The ATO encourages Australians to disclose information about those who engage in tax crime, including through its tip-off scheme.
The ATO outlines the protections the law affords to those who blow the whistle.
Who qualifies for protection?
From 1 July 2019, there are new arrangements to better protect individuals who disclose information to the ATO on tax crimes. To qualify for protection as a tax whistleblower, certain conditions must be satisfied.
Firstly, there must be a current or past relationship between you and the person/entity you are reporting. This includes being a current or former employee, dependant or spouse.
You must then make a report to the ATO or other eligible recipient such as an internal auditor to help them perform their duties under taxation law.
If you don’t qualify for protection, another option is to make an anonymous tip-off.
What specific protections are afforded?
Tax whistleblowers who qualify for protection are afforded the following protections:
Your identity is treated as highly confidential and will not be publicly revealed, including in court proceedings. The exception to this is if the court thinks it is necessary for your identity to be revealed in the interests of justice.
Disclosures to your lawyer
If you seek legal advice relating to tax whistleblower law, anything you say is protected; even if you don’t qualify for whistleblower protections.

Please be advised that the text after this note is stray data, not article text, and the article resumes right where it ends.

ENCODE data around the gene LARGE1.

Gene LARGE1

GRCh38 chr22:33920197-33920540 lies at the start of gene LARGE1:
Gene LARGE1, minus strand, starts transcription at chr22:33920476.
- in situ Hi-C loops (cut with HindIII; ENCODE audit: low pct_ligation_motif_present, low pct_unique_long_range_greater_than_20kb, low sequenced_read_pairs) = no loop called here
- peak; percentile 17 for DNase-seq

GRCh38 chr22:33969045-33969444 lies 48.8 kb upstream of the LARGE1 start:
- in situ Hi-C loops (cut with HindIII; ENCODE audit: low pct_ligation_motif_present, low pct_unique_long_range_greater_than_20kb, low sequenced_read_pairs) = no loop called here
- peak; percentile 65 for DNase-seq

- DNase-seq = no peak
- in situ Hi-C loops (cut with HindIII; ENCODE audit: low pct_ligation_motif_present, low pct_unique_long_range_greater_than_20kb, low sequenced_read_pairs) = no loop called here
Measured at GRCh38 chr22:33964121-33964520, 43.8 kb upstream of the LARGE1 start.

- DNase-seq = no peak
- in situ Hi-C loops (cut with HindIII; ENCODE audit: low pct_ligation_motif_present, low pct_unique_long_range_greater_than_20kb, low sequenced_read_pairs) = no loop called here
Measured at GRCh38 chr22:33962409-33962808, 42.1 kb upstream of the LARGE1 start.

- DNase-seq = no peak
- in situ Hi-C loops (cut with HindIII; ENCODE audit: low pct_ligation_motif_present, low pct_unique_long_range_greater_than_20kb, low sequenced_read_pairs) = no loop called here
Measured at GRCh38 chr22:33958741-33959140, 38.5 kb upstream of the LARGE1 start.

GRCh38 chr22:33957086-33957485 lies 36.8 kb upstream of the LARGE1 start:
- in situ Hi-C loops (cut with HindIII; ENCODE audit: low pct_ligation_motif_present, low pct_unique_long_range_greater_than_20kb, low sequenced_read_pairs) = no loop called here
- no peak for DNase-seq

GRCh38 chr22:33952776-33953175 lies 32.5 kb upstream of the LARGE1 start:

Criminal and civil liability protection
Any information incriminating you will not be admissible in court and you may have immunity against any criminal or penalty proceedings, although you still may be required to pay back tax liabilities.
Detrimental conduct protection
Following the disclosure, you are protected against:
- Being dismissed or harassed by your employer.
- Having your property, business or your financial position damaged.
What if these protections fail?
Despite the protections in place, it is still possible for you to suffer detriment relating to the disclosure. In this case you may be eligible for compensation such as:
- Payment of damages.
- Reinstatement of employment.
- An injunction to prevent or stop detrimental conduct.
- Receiving an apology.
Whistleblowers play an important role in helping authorities to enforce taxation law, but can be left vulnerable if they don’t qualify for protection.
It is important to seek expert legal advice to ensure that if choosing to blow the whistle on tax crime, you will be protected against criminal and civil actions, detrimental conduct, and that your identity will be protected.